A Confluence and A Dam

IMG_5375So far, on my journey along the American River, I haven’t strayed outside the American River Parkway — that most wonderful bit of nature that stretches for about 30 miles from Old Sacramento up to Folsom.  That changed yesterday.

I went for a hike around the Stagecoach Trail area near Auburn.  There are a number of bridges that cross the American River here.  The one in the distance is the Mountain Quarries Rail Bridge, built in 1912.  Here’s a better picture.


The area has many miles of hiking trails that are also favorites of the mountain bikers amongst us.  I started off walking from the bottom of the canyon up the Bridgeview Trail.  It’s basically straight up for a mile.  Just as I started, two bicyclists came roaring down.  It’s pretty amazing to see them do that.  This is not a smooth trail.  While the trail is wide, it is rutted and full of rocks of all sizes.  That didn’t stop them from blazing their way down hill.  I wonder how many skinned knees and broken bones they’ve had as a result of their love of mountain biking.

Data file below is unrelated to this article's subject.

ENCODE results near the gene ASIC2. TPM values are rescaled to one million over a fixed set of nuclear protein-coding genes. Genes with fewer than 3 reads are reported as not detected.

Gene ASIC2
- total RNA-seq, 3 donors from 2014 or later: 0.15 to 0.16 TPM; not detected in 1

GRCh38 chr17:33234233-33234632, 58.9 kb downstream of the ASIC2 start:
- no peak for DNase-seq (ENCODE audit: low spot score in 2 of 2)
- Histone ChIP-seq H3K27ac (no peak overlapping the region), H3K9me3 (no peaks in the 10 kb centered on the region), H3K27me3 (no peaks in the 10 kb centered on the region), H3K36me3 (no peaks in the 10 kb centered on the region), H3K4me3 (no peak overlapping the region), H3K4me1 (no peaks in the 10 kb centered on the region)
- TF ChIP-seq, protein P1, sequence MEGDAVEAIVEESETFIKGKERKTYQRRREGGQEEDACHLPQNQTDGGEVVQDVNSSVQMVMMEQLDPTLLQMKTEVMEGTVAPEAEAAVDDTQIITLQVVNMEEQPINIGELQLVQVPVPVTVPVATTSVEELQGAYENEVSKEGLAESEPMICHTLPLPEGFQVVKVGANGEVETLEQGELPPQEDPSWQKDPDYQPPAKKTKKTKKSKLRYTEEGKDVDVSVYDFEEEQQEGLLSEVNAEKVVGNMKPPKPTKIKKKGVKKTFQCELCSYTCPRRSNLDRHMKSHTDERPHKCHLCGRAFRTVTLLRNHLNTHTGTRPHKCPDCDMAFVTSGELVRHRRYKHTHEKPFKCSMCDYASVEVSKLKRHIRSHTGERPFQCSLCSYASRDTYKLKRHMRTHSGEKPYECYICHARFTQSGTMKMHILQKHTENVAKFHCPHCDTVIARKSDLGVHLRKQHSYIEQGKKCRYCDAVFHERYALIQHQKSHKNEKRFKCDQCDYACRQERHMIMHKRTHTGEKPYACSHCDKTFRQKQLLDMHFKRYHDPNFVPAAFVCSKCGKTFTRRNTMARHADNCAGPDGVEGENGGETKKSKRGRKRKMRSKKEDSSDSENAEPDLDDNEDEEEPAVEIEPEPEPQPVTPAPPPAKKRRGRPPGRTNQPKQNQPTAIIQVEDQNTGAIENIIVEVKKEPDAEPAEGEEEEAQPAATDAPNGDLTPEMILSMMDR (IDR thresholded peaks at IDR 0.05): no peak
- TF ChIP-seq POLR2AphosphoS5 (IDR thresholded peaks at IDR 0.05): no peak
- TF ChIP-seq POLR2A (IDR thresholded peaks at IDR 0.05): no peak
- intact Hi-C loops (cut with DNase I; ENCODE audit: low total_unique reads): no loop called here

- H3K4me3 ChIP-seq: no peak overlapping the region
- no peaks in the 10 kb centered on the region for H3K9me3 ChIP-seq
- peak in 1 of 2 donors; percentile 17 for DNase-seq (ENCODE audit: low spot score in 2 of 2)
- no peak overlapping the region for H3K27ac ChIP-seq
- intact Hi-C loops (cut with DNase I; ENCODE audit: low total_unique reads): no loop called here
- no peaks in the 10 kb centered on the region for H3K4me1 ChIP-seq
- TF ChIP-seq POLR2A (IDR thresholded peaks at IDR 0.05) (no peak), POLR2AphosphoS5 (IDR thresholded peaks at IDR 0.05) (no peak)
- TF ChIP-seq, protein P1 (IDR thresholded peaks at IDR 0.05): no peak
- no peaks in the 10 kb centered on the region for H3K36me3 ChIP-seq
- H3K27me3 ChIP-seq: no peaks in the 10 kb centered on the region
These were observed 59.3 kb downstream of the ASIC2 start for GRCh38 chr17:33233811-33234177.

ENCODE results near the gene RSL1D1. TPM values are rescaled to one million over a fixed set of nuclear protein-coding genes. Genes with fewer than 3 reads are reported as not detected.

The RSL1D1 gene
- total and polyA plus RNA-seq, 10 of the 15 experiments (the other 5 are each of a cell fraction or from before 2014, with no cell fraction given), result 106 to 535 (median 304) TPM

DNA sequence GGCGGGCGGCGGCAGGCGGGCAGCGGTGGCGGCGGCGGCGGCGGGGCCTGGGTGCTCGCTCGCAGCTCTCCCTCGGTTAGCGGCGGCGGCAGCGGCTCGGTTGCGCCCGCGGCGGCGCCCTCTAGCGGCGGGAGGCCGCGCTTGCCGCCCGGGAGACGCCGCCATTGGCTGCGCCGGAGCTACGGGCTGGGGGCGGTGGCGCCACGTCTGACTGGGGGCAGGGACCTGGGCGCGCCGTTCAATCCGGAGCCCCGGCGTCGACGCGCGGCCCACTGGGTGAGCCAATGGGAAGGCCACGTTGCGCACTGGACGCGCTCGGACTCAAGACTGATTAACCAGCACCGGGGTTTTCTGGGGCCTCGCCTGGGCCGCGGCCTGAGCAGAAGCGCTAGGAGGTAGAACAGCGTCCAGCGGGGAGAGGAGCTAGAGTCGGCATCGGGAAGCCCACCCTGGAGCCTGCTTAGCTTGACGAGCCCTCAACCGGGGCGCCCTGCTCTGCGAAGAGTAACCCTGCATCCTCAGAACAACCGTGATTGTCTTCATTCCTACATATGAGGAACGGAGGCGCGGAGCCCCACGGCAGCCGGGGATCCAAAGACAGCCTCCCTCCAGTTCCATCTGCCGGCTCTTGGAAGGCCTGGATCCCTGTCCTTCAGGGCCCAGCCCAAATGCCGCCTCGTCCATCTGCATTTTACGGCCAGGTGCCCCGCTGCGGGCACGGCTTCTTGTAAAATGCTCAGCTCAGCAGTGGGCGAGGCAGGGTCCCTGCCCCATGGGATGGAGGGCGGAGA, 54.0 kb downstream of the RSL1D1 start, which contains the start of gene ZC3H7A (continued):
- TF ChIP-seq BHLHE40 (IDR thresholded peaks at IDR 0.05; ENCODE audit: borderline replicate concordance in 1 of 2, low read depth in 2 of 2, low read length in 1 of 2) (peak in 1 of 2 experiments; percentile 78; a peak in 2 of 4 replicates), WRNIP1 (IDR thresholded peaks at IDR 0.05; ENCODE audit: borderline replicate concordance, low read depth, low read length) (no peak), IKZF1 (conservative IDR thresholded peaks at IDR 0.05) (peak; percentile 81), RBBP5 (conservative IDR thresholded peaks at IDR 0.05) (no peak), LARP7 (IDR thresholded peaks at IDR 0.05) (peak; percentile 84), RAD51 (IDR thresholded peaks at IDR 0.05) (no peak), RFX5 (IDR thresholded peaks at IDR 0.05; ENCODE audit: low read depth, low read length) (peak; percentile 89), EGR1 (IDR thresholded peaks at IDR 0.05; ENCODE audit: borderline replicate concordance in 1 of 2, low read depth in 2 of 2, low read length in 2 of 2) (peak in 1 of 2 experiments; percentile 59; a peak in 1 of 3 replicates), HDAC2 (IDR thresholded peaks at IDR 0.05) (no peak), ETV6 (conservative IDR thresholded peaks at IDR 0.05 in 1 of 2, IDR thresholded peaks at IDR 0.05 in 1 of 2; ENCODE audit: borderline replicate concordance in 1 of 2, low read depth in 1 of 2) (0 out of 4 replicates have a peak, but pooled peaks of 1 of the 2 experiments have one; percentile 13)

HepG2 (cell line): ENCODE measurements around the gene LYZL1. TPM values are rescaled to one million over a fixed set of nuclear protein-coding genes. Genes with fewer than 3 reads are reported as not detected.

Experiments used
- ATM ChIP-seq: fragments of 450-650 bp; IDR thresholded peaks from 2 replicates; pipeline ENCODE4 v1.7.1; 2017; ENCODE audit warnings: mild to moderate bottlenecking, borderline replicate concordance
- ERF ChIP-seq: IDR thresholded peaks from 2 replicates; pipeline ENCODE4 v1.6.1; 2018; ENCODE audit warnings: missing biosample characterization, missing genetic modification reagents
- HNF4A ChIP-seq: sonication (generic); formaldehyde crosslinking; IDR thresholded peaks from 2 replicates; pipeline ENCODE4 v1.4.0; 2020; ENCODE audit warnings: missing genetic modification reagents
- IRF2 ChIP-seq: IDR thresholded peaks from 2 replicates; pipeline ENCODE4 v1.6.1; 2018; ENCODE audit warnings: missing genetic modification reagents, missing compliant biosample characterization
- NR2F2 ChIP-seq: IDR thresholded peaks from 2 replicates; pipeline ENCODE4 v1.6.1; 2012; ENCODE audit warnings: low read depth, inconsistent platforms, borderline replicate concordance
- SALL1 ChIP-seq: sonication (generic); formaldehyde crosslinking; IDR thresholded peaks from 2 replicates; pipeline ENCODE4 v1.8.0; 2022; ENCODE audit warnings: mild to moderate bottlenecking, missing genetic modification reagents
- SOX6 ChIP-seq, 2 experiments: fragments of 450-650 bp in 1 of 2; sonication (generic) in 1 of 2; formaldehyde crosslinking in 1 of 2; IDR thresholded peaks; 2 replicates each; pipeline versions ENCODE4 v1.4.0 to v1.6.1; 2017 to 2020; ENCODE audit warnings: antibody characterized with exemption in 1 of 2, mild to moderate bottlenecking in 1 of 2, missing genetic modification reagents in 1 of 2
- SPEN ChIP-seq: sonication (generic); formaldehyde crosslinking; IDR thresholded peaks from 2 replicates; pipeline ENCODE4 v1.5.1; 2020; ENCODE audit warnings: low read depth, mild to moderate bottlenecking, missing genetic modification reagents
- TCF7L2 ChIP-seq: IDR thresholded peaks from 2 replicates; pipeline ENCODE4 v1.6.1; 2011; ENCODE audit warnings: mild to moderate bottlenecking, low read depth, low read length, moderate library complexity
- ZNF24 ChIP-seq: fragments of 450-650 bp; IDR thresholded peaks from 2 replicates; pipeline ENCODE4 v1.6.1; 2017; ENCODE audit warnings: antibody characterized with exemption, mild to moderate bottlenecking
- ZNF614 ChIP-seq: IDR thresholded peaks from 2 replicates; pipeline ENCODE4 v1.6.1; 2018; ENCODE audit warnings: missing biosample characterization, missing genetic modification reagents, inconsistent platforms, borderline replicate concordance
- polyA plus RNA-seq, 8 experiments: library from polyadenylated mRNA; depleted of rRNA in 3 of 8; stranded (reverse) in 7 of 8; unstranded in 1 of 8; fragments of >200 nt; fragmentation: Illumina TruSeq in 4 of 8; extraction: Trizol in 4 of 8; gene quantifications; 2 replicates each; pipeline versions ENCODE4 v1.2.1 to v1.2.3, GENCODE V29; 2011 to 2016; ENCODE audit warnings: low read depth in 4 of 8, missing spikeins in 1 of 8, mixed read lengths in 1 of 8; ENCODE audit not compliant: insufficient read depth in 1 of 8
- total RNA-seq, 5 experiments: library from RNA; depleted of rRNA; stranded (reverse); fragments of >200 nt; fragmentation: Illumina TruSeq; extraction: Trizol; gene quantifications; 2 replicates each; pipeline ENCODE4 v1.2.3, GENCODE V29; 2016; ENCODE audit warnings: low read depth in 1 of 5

After I got to the top, I took a smaller side trail that took a more meandering route back down to the river.  IMG_5357Much more shaded, much more green.  For the next 30 minutes or so I was by myself as I made my way back downhill.

About halfway down, I came across a gurgling creek, with some small waterfalls that just made my day.


What is most notable about the area for my purposes is that it is where the confluence of the North Fork and Middle Fork of the American River is located.  The quiet trail I took downhill dropped me off right at the confluence.

IMG_5369This is the first time I’ve ever been to this area, so I can only guess what it might look like in a normal year.  California is in its third or fourth year of a severe drought.  I can only guess how much higher the river might be if there was a normal snow pack feeding the creeks and streams that feed into the American River upstream.  But this is it this year.

Which leads to the larger point.  The bigger question.  If the planners had their way, this entire area would have been submerged by a 1,000,000 acre feet lake created by the Auburn Dam, which would have been located just a little further downstream from where this picture was taken.  That dam would have created a 40-mile long lake behind it.  The miles and miles of trails, the old bridges, the beauty of the area would have been changed forever.